Ian Bogost was one of one of FarmVille's biggest critics. So he created a pointless game to parody that pointless game. Then his pointless game became a hit. So Wired wrote about it. Now that's a pointless game too. What?
Bogost created a game called Cow Clicker, where the only object of the game was to click on cows and trigger a Facebook alert that a player had just clicked a cow. It was designed to be utterly pointless, and yet also viral. It was designed explicitly as a criticism of Zynga's break out Facebook hit that you've gotten a zillion pointless invitations to play from annoying friends, FarmVille. But something funny happened: It became a hit itself. And not only with people who were playing it as some sort of itonic meta criticism, but with people who were just, you know, into clicking cows.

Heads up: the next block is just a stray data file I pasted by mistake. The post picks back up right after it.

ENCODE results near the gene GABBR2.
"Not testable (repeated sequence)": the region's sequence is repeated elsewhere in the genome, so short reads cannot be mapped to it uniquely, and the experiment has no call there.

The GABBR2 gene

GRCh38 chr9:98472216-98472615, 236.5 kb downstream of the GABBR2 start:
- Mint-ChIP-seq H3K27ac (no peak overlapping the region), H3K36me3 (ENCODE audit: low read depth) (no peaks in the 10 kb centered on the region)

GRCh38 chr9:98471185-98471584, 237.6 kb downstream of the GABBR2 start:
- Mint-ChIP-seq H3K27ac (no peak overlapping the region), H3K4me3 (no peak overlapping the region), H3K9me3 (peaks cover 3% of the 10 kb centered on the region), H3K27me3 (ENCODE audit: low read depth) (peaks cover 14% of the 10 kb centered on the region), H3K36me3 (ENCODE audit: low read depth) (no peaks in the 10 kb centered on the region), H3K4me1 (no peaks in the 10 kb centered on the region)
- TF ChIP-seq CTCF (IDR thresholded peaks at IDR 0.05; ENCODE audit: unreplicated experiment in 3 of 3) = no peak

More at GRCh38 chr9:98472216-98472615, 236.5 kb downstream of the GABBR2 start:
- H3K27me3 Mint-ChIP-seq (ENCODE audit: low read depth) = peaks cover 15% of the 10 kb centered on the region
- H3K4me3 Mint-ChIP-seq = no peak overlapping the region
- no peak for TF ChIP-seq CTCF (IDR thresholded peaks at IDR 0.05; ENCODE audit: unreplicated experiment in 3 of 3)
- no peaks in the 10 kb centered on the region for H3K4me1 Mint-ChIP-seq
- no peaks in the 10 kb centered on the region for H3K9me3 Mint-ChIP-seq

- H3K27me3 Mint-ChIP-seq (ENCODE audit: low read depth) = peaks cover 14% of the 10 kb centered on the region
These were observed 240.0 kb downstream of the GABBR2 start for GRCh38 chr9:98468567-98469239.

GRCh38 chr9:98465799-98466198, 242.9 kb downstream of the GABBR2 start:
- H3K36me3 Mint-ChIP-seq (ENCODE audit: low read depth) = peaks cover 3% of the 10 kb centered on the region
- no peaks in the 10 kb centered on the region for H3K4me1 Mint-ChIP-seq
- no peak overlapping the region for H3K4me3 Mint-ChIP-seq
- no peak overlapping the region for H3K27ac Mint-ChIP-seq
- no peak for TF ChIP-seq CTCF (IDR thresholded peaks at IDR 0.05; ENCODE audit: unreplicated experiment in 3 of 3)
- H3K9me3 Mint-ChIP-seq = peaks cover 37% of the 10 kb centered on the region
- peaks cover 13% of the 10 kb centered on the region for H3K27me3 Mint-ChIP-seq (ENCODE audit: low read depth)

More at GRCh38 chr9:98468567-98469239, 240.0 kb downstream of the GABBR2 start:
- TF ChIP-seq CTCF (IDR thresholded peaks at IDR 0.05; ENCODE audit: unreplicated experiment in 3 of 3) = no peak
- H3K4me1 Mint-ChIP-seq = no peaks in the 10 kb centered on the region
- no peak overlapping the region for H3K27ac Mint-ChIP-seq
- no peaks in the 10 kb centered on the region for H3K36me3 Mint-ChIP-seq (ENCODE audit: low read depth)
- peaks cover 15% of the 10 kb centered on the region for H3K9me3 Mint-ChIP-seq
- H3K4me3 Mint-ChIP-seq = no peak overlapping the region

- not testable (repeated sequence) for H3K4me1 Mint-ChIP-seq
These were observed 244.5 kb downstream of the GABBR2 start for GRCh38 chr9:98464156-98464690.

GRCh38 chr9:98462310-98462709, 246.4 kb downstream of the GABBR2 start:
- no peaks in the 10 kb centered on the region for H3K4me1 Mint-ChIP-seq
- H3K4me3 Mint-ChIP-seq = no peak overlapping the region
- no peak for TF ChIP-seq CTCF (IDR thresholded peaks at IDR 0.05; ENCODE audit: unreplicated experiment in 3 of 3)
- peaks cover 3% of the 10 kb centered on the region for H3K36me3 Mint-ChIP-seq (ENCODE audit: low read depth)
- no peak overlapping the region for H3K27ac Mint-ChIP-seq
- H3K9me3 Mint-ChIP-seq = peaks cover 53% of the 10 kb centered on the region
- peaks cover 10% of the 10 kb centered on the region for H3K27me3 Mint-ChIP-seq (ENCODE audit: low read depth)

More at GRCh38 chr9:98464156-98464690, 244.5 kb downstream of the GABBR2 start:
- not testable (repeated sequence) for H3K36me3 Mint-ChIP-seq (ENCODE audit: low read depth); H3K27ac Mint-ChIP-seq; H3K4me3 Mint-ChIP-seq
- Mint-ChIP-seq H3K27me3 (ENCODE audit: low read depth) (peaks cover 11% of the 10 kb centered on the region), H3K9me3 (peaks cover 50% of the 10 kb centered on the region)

Jason Tanz of Wired wraps all this up in a nice feature story that's probably less confusing than this blog post. That is, until you get to the cows.
Because not only does Wired have a story on Bogost's game, but it actually makes the story a game itself. Every time you click on the word "cow" in the story, a cow image pops up. And the only way to get rid of the cow is to share it on Facebook. Because some cows cover the text, in order to click all 97 cows that appear in the story, and win the game, you effectively have to spam Facebook. It's devious and evil and kind of brilliant and entertaining, and so meta I can't really get my head around it. [Wired]